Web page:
SFU has had to deal with the stereotype of being a “commuter” campus for years–it comes with the territory of being a University on a mountain. But take a look at the many programs offered by SFU’s Student Services departments and the countless students that partake as either volunteers or participants, and you would be hardpressed to say that SFU has no community. As a volunteer on campus, Jen Clune has been able to lay down some roots, thanks to the valuable connections and relationships she has built just by being involved. Now, just finishing up her last year studies, she wants to make sure other students open their eyes to all the opportunities for growth that exist on campus.
“Commuting up to SFU, doing my classes and heading straight home was my life. I was in my 2nd year when I realized I missed being involved because as a high school student I was very involved in my school community. A friend of mine had attended Orientation and enjoyed it and I thought ‘why not? I’ll get involved’. That was it–joining orientation as an Orientation Leader changed my entire experience at SFU. I went from just being a student who went to class to being an active member in the community and having tons of friends up here. I found instead of just coming up here, going to class and heading home, I was meeting friends for lunch, having coffee and really engaging and having fun on campus.
When I joined Orientation, I wasn’t sure what I was going to experience. I knew that it would be a good opportunity to volunteer on campus and it would look good on my resume. I knew that I was bored on campus and wanted something to do. But the reason why I came back the following year, the reason I wanted to be a team leader, and the reason I eventually ended up working for the program as the Orientation Assistant was because of the people. I all of a sudden felt like I had this community, and I felt connected to the school in a very real way. I felt responsible for my experience and for the experience of others on campus and I wanted to contribute to that and make it more meaningful.
Aside from that, the more I get involved on campus, the higher my grades have gotten. I find that I’m a busy active person and when I have a lot on the go I tend to be more motivated. It makes it easier to come to school when you know that you have other things going on because it’s hard when it’s the middle of winter and its raining–that’s not a great motivator. But when you know that you have friendly faces in the hallways and a meeting after school or you are going to meet someone for coffee, those things contribute to the way you view your school. Contrary to what others may say, I think that there is an active community here (at SFU). I think that it is vibrant, and it’s diverse and there are clubs of every type that you can think of. There are amazing opportunities to develop leadership skills, to explore interests and really expand your horizons and they are all eager for people to get involved, are looking for volunteers and hoping for more members and all you have to do is take that first step. Once you join one club, you will see the network of social connections and other opportunities that blossoms.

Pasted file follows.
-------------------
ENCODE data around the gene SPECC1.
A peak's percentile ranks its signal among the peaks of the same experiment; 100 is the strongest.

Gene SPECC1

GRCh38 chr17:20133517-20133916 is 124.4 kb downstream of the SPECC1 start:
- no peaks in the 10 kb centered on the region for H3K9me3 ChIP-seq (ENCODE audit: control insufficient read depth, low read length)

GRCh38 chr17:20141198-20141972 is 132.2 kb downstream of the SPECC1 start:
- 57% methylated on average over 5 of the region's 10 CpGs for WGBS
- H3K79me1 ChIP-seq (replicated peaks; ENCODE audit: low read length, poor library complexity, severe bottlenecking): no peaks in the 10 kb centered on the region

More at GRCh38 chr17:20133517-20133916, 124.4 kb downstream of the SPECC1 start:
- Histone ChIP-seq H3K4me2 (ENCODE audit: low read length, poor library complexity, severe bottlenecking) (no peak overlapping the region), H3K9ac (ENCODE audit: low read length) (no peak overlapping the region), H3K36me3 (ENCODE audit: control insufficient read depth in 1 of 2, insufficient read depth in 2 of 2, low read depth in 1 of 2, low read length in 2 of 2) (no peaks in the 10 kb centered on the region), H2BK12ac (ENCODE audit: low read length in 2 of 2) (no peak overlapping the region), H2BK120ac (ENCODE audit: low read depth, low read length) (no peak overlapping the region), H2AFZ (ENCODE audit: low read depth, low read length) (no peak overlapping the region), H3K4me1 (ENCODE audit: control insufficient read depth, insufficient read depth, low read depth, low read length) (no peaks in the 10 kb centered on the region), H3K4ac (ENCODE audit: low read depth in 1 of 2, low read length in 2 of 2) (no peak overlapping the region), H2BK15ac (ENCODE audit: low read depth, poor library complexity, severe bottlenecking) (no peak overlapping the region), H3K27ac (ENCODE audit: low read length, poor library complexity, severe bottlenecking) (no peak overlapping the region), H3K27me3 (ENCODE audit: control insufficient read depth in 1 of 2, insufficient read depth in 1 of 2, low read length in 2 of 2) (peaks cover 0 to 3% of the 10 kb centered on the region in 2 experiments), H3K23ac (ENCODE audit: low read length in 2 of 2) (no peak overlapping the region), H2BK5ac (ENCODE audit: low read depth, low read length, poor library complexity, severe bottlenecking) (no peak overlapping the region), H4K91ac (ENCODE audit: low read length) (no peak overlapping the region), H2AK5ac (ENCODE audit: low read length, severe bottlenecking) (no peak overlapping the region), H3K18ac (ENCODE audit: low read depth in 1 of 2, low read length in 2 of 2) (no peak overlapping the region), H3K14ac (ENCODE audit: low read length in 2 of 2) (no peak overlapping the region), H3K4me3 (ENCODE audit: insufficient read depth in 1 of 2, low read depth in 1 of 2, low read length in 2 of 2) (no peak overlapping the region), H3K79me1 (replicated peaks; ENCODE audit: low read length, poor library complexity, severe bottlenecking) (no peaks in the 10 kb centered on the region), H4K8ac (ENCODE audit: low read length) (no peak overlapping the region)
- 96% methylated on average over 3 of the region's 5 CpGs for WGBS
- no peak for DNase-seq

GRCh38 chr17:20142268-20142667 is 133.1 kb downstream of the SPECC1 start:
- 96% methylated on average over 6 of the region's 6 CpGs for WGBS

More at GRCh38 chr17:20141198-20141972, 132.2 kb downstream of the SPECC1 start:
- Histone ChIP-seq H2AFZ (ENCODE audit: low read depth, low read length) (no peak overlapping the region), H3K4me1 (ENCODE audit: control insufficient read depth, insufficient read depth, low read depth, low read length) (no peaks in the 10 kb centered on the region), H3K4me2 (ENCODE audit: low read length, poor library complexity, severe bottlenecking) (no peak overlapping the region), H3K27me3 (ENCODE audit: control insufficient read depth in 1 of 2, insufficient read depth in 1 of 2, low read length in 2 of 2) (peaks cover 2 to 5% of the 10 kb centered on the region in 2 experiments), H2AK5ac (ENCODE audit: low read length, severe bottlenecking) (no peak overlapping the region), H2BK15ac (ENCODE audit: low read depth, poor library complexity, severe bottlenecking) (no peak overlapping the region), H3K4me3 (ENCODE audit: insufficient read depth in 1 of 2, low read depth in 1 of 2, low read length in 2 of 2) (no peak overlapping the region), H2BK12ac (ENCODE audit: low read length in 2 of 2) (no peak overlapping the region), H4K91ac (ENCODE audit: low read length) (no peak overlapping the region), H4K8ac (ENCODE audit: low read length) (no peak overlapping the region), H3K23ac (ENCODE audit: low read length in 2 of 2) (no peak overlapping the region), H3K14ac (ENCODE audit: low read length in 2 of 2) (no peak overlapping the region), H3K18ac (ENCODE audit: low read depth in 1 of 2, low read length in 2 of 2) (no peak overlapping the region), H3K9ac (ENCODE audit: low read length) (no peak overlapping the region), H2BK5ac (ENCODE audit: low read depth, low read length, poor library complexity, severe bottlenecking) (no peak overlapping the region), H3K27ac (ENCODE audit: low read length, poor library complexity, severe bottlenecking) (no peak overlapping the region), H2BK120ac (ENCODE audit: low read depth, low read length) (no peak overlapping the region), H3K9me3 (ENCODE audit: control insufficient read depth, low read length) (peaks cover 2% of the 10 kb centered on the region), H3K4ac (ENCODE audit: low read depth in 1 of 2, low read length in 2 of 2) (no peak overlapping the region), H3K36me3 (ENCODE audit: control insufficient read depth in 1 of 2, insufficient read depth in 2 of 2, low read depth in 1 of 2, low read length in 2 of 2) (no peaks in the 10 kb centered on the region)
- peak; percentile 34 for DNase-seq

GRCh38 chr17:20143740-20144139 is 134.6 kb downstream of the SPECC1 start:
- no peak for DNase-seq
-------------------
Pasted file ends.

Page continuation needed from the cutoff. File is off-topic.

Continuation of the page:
I remember one person I met in my 2nd year as a Team Leader with Orientation. He’d gotten lost and separated from his group so I was waiting for him. He told me how nervous he was because he had just moved here from Africa and he was the only person in his village who was going to be living in Canada and he didn’t know what to expect. He told me that being there at Orientation on the first day, he had no idea that there would be so many people who would welcome him and make him feel like he belonged. He said that SFU could be his new village and I think that’s it–that’s the reason I get involved in a nutshell, to know that there are other people besides yourself. Being a part of the larger picture makes it more meaningful, not to mention its fun. I have a lot of lifelong friends from being involved here.”